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New AI Tool Assists Radiologists In Detecting Brain Aneurysms

Reportedly, physicians could soon get some assistance from an AI (artificial intelligence) tool while identifying brain aneurysms, which are the bulges in blood vessels of the brain that could burst or leak open potentially causing brain damage, stroke, or death. The AI tool was developed by scientists at Stanford University and the study was published in JAMA Network Open. The research highlights areas of a brain screening that are likely to have an aneurysm. Allison Park—Co-lead Author of the study from Stanford University—said, “There has been a lot of concern regarding how machine learning would actually function within the medical field. This study is an example of how humans stay engaged in the diagnostic process, supported by an AI tool.”

This tool is developed around an algorithm known as HeadXNet, which improves physicians’ ability to precisely identify aneurysms at a level comparable to finding six extra aneurysms in 100 screenings that include aneurysms. It also advanced consensus amongst the interpreting doctors. While the achievement of HeadXNet in these studies is promising, the group of researchers—who are specialists in radiology, machine learning, and neurosurgery—warns that further examination is required to evaluate the generality of the AI tool before real-time clinical exploitation gave differences in imaging protocols and scanner hardware across various hospital centers. The scientists further plan to address such issues through multi-center collaboration.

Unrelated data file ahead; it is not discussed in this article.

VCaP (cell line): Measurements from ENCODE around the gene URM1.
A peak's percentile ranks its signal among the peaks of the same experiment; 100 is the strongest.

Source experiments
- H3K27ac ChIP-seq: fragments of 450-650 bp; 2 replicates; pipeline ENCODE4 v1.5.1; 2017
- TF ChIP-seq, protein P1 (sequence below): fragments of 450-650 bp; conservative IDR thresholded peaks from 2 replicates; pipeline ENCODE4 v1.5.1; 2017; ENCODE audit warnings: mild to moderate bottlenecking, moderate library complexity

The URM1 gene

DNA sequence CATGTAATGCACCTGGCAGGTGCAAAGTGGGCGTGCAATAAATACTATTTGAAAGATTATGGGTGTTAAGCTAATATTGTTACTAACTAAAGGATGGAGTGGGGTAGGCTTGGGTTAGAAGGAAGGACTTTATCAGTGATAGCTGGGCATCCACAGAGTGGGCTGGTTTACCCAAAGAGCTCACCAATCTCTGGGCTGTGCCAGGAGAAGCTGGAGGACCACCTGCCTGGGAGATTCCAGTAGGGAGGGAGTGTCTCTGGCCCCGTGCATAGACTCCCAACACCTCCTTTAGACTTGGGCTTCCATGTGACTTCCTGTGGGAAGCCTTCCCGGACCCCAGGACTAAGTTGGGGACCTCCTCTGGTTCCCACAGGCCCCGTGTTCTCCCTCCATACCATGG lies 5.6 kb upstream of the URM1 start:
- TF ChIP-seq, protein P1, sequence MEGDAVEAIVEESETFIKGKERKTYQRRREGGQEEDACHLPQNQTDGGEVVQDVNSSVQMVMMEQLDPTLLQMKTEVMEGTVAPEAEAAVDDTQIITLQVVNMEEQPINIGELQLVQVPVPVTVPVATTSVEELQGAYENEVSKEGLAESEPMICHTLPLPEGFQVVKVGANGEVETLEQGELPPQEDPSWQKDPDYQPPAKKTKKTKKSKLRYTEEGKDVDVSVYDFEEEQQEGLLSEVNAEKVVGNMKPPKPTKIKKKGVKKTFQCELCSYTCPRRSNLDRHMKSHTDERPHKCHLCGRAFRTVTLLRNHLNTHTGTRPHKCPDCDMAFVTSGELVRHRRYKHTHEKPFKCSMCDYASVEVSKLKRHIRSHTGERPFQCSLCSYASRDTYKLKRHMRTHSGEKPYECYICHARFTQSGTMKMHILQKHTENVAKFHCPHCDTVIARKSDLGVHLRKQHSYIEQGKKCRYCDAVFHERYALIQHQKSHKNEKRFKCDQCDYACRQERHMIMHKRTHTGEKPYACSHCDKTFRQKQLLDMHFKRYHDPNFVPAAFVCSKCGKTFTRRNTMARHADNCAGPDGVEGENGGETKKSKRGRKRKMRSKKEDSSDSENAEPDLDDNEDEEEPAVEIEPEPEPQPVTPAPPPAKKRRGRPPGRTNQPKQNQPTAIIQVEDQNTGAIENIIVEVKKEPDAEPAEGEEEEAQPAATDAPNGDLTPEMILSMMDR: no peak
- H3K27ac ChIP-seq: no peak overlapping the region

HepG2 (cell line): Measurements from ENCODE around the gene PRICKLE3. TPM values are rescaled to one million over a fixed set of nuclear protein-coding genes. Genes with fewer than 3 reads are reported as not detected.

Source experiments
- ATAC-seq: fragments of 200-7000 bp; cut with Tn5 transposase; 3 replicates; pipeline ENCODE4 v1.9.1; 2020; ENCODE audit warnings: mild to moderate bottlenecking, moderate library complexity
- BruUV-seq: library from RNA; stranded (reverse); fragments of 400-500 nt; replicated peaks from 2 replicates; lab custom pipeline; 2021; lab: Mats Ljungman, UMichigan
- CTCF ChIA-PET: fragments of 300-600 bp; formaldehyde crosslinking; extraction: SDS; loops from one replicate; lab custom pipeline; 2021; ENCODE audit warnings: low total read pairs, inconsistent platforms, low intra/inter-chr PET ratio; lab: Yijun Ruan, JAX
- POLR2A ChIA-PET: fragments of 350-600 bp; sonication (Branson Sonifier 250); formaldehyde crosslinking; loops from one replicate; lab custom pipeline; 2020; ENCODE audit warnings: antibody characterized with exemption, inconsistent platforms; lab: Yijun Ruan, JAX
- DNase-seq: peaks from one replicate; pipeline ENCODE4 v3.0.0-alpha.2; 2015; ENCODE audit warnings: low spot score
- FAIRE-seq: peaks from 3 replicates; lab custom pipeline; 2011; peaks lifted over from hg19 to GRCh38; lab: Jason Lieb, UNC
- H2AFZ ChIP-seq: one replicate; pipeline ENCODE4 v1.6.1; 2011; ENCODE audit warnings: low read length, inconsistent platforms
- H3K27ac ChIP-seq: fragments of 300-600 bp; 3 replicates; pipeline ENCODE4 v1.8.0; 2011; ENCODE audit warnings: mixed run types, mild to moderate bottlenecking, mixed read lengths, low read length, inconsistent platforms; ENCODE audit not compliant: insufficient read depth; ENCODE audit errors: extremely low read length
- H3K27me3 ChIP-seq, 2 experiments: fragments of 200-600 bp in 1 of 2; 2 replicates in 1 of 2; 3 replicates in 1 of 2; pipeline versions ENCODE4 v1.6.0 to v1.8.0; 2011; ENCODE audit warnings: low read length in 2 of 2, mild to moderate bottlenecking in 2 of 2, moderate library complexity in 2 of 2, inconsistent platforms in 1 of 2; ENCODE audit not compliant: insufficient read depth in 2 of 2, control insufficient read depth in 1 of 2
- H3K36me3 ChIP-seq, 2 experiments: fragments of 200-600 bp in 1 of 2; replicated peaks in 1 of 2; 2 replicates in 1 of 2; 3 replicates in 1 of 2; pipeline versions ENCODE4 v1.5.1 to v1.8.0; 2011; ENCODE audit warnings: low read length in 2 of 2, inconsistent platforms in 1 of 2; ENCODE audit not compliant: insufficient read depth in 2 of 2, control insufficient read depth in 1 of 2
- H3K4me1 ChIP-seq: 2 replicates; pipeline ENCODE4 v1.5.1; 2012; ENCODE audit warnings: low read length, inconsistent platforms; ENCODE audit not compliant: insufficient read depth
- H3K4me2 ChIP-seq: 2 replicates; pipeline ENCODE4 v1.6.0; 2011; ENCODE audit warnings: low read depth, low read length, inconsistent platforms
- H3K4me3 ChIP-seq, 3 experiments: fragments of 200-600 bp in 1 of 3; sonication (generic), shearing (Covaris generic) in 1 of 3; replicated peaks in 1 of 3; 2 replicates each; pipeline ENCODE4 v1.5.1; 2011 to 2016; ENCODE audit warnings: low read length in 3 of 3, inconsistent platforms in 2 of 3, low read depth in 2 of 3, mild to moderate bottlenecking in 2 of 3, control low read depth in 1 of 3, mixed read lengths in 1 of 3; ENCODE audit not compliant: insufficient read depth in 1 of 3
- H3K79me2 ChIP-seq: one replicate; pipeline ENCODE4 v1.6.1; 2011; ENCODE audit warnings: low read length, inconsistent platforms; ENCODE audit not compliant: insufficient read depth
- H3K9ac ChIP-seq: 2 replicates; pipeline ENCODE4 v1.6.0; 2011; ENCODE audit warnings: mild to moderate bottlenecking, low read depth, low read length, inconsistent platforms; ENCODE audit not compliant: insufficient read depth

Recently Stanford University was in news for its study that stated that new genetic weapons test sickle cell disease. The assistance for patients having sickle cell disease might soon come from gene editing to repair the mutation that leads to the disease and strengthen the patient’s individual protective fetal hemoglobin. The latest research showed that by utilizing CRISPR-Cas9 and a counteractive short DNA template to overhaul the sickle cell mutation in an individual’s HSCs (hematopoietic stem cells) can be safe and efficient.

Content Writer At Industry News Report 24

Ross has studied masters in business administration from one of the elite universities. Formerly, he worked with one of the Fortune 100 companies in the U.S. his in-depth knowledge related to statistics has helped in managing the professional duties very well. In leisure time, Ross loves to play badminton. He is a pet lover and has a cute German shepherd “Tarzan.”

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